How to tackle sovereign ESG scoring in low-income economies

July 26, 2022

Investors face multiple challenges when evaluating sovereign ESG risks and opportunities.

FTSE Russell highlights one important challenge when evaluating sovereign ESG risks and opportunities, the so-called “Ingrained Income Bias” (IIB), first introduced by the World Bank in its paper “A New Dawn – Rethinking Sovereign ESG”.

It points out that it’s beneficial to look at ESG ratings in the context of a country’s income level and economic strength in order to adjust for biases against developing countries. It is precisely these countries – which in the investment world are grouped together as the emerging markets – that arguably need the majority (over 60% according to UNCTAD) of the USD5–7 trillion per year in investments necessary to achieve the UN Sustainable Development Goals by 2030.

To gain the full picture, this analysis needs to be put into context with the likely future ESG trajectory of sovereign issuers, which ex-post data can shed only limited light on. This is where engagement with sovereign issuers and the forward-looking granular analysis of underlying data needs to step in.

The World Bank draws a similar conclusion, highlighting that simplistic income adjustments of underlying data might lead to overcorrection. It suggests putting greater emphasis on in-country, rather than between-country, comparisons and peer group analysis.

Positively, we believe that sovereign fixed income investors are, to a large extent, already making these income adjustments when evaluating sovereign credit risks – perhaps with the exception of environmental/climate risks, which are yet to be priced in.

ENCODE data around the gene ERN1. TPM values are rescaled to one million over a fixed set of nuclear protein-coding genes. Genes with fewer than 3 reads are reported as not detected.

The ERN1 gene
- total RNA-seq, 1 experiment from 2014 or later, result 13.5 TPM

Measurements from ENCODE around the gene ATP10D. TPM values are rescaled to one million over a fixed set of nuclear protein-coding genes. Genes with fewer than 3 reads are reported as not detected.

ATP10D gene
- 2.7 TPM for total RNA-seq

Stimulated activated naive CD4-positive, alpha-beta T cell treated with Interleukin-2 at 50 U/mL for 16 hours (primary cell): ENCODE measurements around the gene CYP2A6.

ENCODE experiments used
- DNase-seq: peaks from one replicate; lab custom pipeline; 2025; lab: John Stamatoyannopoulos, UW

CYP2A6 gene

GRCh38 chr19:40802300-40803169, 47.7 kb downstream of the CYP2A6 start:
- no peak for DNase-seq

The accurate pricing and analysis of environmental risks is further complicated by a lack of consensus around measurement. But at a high level, our analysis showed that once all economic differences are factored out, the spread of the leading ESG performers is approximately 70% lower than the worst performers.

Further dilemmas of sovereign issuers include, to name but a few:

  • How do you offset robust performance within one category (e.g. environmental policies) with a poor track record in another (e.g. human rights) – is performance across E, S & G really additive?
  • What’s the best way of measuring a country’s performance in the environmental dimension?
  • Which sovereign ESG provider ratings do you believe accurately represent reality, given the notoriously low correlations among data providers?
  • Do you factor in ESG risks and opportunities in a same way when investing in short-dated sovereign T-bills vs. 100-year bonds?

Ongoing challenges in ESG sovereign analysis mean it remains more of an art than a science. To give it justice, such analysis needs to be multi-dimensional and quantitative data needs to be overlayed with forward-looking qualitative analysis. This should be supplemented by frequent engagement evaluating the future path of a sovereign. In our view, relying on backwards-looking quantitative data is to the detriment of issuers and investors alike.

Sign up for insights by email

Subscribe now to receive the latest investment and economic insights from our experts, sent straight to your inbox.